If you’ve played Halo Infinite’s multiplayer mode, you know how good the mangler is. The sidearm has recently sparked debate among Halo’s community, highlighting a divide as old as time. Pros want its efficacy reduced. The Halo hoi polloi doesn’t exactly agree.
No two ways about it: The mangler, a pistol with a walrus-shaped silhouette, is indeed enormously effective. Three shots—two anywhere, then one to the head—results in a kill. A blade affixed to the barrel gives it a strong AF melee attack, making it a devastating close-range weapon, too. Halo Infinite treats its spawn as a sidearm, so it appears with the same frequency, and in the same easy-access locations, as the dinky little plasma pistol.
Players have debated weapon nerfs since Halo Infinite’s surprise launch in November, and some pros have mentioned kneecapping the mangler specifically as recently as early December. But the most recent round of wide discussion appears to have been sparked by a Twitter post from pro Halo player Eric “Snip3down” Wrona, in which he argued the mangler’s spawn timer should be ramped up, to both minimize how many people can wield it simultaneously and to reduce how much total ammo is available for it on any given map at any given time.
Other professional Halo players chimed in to agree, and to say that developer 343 Industries should open up more lines of communication. In response, 343’s Tahir “Tashi” Hasandjekic noted that the studio has “definitely been seeing all of the feedback and talking about it internally (especially for big ones like Mangler).”
While clear that 343 Industries is fielding feedback from prominent members of the community, it’s unclear yet what changes, if any, the developer will implement. (Microsoft, Halo Infinite’s publisher, did not respond to a request for comment in time for publication.) You can’t write off the possibility of an upcoming nerf to Halo Infinite’s mangler, either by way of a spawn timer reduction or by straight-up making it weaker.
“343, don’t touch the mangler for the love of all things halo. it’s fine,” reads one Reddit post on which more than 1,000 people have weighed in, largely in agreement. Some folks seem to think it’s fine to tweak the spawn timer, or to just do so in ranked matches, but there’s little discussion about actively weakening its shots. It’s a popular topic across Halo’s subreddit. Another post, headlined “Don’t nerf the Mangler please, if anything just buff the Bulldog,” was removed because “an extremely similar one has been submitted recently.”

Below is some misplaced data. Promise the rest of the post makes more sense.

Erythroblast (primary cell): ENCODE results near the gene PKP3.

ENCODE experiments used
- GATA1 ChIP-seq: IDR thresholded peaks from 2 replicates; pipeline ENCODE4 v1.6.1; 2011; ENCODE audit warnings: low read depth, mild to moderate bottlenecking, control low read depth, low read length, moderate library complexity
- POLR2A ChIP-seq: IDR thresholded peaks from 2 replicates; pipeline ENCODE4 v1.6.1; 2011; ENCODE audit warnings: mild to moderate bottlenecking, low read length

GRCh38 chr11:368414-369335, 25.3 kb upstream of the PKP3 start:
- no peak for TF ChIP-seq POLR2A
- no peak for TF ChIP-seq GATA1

On Twitter, the conversation is taking a similar, if less -nuanced, tack. There’s the common sentiment that nerfing the mangler would essentially just force everyone to use the battle rifle, a similarly effective mid-ranged weapon that fires three-round bursts. Others lament that pro players are driving so much of the discussion, and think that, instead of 343 weakening the mangler, pro players should devise new tactics. (The battle rifle has been a go-to weapon for Halo players since its introduction in Halo 2.)
Naturally, the Get Good Contingent is also out in force. “Some people should simply get better at Halo Infinite, rather than complain about the mangler, or aim assist, or the fact that they pooped their pants,” one player wrote.
Halo Infinite isn’t a stranger to seeing some of its weapons weakened. Following the summer’s series of beta tests, the commando—an automatic rifle with a scope and some serious punch—is now far more difficult to aim, meaning it’s only moderately effective. And then there’s the ravager, a launcher that fires globules of molten lava, dealing area-of-effect damage. Though it was easily one of the most overpowered weapons in the beta, it’s now practically impossible to get a kill with; its best use is now for that one annoying challenge you get every week about scoring 20 assists in PvP.
Hopefully a similar fate doesn’t befall the mangler, but it’s concerning to observe the divide here. A comparative handful of top-billed Halo players are championing a change. Meanwhile, the vast, vast majority of players clearly don’t want it. It doesn’t matter the medium, or the forum, or the meat of the debate: When the people at the top drive all the decision-making, everyone else tends to lose.